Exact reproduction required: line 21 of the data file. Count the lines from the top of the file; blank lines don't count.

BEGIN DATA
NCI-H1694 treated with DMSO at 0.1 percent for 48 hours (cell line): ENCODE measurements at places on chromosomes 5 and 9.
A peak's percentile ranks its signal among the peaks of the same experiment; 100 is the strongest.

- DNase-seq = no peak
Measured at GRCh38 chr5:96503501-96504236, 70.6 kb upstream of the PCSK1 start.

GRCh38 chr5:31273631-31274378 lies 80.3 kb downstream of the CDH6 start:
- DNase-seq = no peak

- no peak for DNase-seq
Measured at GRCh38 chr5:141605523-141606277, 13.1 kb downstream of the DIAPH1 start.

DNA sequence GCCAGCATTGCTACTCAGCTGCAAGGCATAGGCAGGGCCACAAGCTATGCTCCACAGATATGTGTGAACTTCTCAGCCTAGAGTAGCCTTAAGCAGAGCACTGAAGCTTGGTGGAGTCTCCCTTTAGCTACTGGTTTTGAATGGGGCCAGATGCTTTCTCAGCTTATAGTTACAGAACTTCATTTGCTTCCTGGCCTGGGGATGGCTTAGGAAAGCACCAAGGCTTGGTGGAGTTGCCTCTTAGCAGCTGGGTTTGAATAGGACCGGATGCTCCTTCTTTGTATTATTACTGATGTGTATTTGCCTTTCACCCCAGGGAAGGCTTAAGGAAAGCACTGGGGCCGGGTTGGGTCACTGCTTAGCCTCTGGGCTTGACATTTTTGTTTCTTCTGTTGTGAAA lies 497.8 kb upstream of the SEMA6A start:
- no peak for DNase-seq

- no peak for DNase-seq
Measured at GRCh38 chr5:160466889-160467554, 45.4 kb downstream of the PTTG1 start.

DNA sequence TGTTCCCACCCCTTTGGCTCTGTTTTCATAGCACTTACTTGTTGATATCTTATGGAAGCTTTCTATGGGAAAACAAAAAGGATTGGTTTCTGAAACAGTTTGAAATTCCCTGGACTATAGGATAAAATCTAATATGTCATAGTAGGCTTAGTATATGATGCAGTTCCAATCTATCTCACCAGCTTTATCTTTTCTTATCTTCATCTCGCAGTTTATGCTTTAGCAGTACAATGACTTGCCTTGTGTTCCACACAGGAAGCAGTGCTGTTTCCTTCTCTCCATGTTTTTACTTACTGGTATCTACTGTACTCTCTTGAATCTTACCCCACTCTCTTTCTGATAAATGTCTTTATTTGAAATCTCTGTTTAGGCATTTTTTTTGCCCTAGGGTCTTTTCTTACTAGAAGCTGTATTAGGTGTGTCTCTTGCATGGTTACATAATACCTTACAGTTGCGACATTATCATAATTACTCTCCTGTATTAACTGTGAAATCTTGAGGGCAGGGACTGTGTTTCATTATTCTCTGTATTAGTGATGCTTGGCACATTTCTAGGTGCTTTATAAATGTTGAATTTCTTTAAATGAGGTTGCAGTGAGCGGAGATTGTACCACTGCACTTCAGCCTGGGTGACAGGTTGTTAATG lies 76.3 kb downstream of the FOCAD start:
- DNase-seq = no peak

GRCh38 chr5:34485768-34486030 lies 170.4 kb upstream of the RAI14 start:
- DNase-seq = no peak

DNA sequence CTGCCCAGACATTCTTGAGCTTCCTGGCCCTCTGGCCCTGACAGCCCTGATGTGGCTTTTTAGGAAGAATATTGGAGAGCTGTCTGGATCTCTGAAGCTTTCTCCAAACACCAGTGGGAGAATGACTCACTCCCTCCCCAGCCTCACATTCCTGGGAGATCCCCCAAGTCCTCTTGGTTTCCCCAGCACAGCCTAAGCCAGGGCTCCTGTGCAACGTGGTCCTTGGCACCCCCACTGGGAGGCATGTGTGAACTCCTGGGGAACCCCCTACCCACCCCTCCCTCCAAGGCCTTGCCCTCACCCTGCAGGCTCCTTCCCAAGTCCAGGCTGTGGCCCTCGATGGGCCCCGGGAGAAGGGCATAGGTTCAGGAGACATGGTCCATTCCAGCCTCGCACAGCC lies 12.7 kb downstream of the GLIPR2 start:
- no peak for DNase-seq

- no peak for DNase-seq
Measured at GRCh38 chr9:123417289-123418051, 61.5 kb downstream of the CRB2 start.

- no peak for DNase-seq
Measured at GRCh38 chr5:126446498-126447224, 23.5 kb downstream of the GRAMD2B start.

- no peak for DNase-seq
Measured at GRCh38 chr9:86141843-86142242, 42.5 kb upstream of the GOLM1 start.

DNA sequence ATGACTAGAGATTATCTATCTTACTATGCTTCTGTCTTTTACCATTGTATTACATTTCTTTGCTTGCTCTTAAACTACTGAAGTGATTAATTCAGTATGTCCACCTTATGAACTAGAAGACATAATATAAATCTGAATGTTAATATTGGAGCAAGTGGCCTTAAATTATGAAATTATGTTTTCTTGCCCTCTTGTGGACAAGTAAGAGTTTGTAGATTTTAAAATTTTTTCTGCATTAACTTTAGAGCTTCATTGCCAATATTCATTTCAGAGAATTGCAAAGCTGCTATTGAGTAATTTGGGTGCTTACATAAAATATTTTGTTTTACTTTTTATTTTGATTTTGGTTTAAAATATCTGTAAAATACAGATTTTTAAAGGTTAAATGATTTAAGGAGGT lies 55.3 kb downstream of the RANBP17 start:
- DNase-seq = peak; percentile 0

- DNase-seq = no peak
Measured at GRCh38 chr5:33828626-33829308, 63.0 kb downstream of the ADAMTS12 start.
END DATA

- no peak for DNase-seq